• #The place where one is employed.
  • #:
  • Effort.
  • #Effort expended on a particular task.
  • #:
  • ##Sustained human effort to overcome obstacles and achieve a result.
  • ##:
  • #(lb) A measure of energy expended in moving an object; most commonly, force times distance. No work is done if the object does not move.
  • #:
  • #*{{quote-magazine, year=2013, month=July-August, author= Lee S. Langston, magazine=(American Scientist)
, title= The Adaptable Gas Turbine , passage=Turbines have been around for a long time—windmills and water wheels are early examples. The name comes from the Latin turbo , meaning “vortex”, and thus the defining property of a turbine is that a fluid or gas turns the blades of a rotor, which is attached to a shaft that can perform useful work .}}
  • #(lb) A nonthermal First Law energy in transit between one form or repository and another. Also, a means of accomplishing such transit. See http://arxiv.org/pdf/physics/0004055.
  • Sustained effort to achieve a goal or result, especially overcoming obstacles.
  • :
  • *
  • *:The Bat—they called him the Bat. Like a bat he chose the night hours for his work of rapine; like a bat he struck and vanished, pouncingly, noiselessly; like a bat he never showed himself to the face of the day.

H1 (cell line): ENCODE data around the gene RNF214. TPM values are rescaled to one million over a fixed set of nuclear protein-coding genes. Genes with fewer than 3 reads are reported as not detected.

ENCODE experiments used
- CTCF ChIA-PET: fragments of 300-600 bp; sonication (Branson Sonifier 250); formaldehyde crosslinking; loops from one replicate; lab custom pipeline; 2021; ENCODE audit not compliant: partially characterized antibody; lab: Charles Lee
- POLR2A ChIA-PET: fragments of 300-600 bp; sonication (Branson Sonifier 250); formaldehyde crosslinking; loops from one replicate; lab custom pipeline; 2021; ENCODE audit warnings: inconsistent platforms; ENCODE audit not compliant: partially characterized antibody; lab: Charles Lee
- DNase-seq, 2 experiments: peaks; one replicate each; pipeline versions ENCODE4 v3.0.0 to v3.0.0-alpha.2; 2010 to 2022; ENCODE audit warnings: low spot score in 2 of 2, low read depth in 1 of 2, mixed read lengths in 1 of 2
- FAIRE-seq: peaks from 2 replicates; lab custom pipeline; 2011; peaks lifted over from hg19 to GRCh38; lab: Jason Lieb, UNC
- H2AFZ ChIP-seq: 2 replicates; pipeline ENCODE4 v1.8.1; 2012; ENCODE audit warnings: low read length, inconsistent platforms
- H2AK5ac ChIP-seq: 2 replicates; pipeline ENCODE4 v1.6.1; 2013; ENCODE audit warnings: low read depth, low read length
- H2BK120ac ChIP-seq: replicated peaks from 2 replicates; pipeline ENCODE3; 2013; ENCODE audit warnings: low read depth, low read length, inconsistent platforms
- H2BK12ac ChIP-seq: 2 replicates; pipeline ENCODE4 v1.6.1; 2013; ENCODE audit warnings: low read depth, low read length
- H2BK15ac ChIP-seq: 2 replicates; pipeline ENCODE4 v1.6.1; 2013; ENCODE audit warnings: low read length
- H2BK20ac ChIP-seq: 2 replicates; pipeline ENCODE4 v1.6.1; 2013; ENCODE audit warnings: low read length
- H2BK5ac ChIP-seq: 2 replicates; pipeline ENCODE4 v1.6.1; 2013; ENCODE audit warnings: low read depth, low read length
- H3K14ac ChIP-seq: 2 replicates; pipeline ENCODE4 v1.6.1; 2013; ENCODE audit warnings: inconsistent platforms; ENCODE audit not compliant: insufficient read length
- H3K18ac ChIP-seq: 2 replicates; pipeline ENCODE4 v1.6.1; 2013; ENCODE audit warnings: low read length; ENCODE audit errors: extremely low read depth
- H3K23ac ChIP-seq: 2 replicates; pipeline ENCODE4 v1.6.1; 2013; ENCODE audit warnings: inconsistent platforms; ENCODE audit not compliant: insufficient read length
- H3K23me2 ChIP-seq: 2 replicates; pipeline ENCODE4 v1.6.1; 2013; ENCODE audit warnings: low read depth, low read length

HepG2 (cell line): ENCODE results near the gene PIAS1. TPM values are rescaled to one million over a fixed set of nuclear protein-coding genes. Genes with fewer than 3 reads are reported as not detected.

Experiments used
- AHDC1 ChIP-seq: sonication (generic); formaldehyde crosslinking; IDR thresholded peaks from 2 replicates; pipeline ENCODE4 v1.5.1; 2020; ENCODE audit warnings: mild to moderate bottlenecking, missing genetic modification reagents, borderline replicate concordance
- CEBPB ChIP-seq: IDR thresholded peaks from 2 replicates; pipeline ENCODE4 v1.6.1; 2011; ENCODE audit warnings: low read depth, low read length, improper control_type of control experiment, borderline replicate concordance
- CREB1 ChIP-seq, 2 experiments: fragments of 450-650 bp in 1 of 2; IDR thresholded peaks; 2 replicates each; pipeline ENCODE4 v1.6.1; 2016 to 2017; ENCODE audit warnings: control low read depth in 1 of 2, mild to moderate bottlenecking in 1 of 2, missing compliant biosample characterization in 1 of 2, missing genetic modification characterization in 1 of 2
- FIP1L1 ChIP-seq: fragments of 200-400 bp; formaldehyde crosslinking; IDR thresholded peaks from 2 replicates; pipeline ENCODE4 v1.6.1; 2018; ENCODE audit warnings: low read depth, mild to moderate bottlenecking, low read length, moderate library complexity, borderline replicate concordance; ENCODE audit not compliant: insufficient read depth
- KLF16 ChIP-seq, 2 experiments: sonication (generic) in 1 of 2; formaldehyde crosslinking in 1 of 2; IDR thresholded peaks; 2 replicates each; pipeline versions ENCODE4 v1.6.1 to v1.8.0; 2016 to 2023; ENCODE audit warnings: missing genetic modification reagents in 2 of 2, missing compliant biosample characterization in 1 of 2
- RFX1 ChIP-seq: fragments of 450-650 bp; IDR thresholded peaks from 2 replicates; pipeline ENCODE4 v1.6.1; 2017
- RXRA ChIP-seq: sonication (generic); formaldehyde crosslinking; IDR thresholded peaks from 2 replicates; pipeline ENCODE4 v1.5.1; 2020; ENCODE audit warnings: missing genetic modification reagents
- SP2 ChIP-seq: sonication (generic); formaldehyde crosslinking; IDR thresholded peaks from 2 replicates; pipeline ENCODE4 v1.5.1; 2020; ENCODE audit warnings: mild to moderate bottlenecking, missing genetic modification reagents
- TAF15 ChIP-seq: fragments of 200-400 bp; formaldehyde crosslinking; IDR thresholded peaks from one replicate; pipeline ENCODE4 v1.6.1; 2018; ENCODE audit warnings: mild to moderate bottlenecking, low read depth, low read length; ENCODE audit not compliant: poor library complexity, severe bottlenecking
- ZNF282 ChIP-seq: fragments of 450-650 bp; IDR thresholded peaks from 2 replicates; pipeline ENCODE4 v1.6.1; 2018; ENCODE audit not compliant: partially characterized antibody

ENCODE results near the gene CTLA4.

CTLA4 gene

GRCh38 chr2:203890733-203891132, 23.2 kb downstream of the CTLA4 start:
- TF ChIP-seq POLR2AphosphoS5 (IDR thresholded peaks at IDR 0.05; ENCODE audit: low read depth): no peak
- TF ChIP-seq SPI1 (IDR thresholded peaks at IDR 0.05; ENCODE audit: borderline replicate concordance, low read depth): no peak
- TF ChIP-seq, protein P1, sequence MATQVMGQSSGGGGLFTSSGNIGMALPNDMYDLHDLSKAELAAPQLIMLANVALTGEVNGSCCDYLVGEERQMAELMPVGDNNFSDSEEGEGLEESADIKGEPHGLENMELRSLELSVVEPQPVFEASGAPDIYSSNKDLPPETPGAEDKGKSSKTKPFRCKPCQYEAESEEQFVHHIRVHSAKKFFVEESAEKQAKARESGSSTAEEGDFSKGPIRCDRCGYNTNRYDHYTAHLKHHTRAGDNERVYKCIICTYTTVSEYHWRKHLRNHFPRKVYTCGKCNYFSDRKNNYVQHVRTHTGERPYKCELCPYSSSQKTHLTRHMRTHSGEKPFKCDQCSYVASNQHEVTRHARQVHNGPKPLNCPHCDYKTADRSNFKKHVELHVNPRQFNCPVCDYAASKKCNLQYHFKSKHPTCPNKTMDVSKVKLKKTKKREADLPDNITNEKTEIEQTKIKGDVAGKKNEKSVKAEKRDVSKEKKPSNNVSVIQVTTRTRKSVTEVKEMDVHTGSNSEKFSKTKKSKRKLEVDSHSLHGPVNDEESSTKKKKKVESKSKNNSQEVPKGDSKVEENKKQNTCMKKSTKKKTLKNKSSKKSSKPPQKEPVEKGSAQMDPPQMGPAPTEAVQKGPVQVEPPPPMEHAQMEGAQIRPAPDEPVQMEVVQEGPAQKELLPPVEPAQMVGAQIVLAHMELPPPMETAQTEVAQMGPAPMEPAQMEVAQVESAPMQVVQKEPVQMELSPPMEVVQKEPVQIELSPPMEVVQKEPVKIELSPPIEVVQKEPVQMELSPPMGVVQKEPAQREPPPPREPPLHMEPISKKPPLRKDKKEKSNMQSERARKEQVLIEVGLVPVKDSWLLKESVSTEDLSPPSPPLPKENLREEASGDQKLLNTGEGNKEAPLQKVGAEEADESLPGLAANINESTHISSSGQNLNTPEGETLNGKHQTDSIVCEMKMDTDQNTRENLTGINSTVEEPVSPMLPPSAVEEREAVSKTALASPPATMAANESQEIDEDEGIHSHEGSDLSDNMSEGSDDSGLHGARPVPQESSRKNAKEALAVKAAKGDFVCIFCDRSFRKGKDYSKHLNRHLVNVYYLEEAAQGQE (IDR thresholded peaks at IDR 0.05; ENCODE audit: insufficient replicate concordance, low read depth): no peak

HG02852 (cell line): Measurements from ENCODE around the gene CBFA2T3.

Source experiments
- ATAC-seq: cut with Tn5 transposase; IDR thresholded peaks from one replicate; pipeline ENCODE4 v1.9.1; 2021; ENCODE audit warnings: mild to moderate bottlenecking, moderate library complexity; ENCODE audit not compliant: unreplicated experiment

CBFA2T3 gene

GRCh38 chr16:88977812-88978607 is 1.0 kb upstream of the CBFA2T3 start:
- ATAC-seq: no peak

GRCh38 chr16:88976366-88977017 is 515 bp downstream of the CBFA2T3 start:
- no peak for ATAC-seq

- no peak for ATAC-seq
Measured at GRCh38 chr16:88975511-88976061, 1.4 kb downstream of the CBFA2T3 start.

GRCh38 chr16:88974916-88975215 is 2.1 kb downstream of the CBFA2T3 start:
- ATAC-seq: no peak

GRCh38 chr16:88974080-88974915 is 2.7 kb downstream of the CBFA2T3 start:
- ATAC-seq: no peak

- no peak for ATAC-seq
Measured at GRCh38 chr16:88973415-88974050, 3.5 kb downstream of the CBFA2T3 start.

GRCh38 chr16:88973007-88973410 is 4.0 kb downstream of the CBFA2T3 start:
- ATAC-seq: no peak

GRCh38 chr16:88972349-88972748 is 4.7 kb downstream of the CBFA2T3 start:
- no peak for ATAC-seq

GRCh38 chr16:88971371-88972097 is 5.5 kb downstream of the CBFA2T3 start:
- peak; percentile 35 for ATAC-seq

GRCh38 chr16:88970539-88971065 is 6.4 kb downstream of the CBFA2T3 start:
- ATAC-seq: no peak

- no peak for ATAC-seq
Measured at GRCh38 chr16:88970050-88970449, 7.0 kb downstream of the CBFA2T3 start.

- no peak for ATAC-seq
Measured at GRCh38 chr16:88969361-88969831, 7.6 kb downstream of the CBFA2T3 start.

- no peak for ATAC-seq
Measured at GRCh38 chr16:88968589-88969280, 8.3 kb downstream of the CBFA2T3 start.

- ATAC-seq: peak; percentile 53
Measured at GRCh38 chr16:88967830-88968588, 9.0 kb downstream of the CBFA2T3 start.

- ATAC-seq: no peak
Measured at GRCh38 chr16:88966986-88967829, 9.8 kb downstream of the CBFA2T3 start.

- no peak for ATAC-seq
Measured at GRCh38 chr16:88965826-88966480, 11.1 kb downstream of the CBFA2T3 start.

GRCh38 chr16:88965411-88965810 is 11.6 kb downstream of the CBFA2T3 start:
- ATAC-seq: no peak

• (lbProduct; the result of effort.
  • # The result of a particular manner of production.
  • #:
  • # Something produced using the specified material or tool.
  • #:
  • #(lb) A literary, artistic, or intellectual production.
  • #:
  • #:
  • #*(William Shakespeare) (1564-1616)
  • #*:to leave no rubs or blotches in the work
  • #*(John Milton) (1608-1674)
  • #*:The work some praise, / And some the architect.
  • #*
  • #*:“[…] We are engaged in a great work , a treatise on our river fortifications, perhaps? But since when did army officers afford the luxury of amanuenses in this simple republic?”
  • #(lb) A fortification.
  • #:
  • The staging of events to appear as real.
  • (lb) Ore before it is dressed.
  • 🙁Raymond)

* (employment) See also * (productive activity) See also

Derived terms

* artwork * at work * body of work * bodywork * breastwork * bridgework * busy work * casework * clockwork * derivative work * dirty work * dreamwork * earthwork * field work, fieldwork * finger work * firework * fretwork * groundwork * guesswork (rel-mid3) * hard work * handiwork * homework * housework * ironwork * leg work, legwork * lifework * masterwork * needlework * openwork * overwork * paintwork * paperwork * patchwork * piece of work * piecework * public works * reference work * road work, roadwork (rel-mid3) * schoolwork * shift work, shiftwork * spadework * teamwork * waterworks * waxwork * wickerwork * woodwork * work ethic * work of art * worklist * workly * workout * workplace * workroom * workshop * workstation * workstead * workup (rel-bottom)

See also

* -ing



  • To do a specific task by employing physical or mental powers.
  • # Followed by in” (or ”at , etc.) Said of one’s workplace (building), or one’s department, or one’s trade (sphere of business).
  • work”’ in a national park;  she ”’works”’ in the human resources department;  he mostly ”’works in logging, but sometimes works in carpentry
  • # Followed by as . Said of one’s job title
  • #* , chapter=17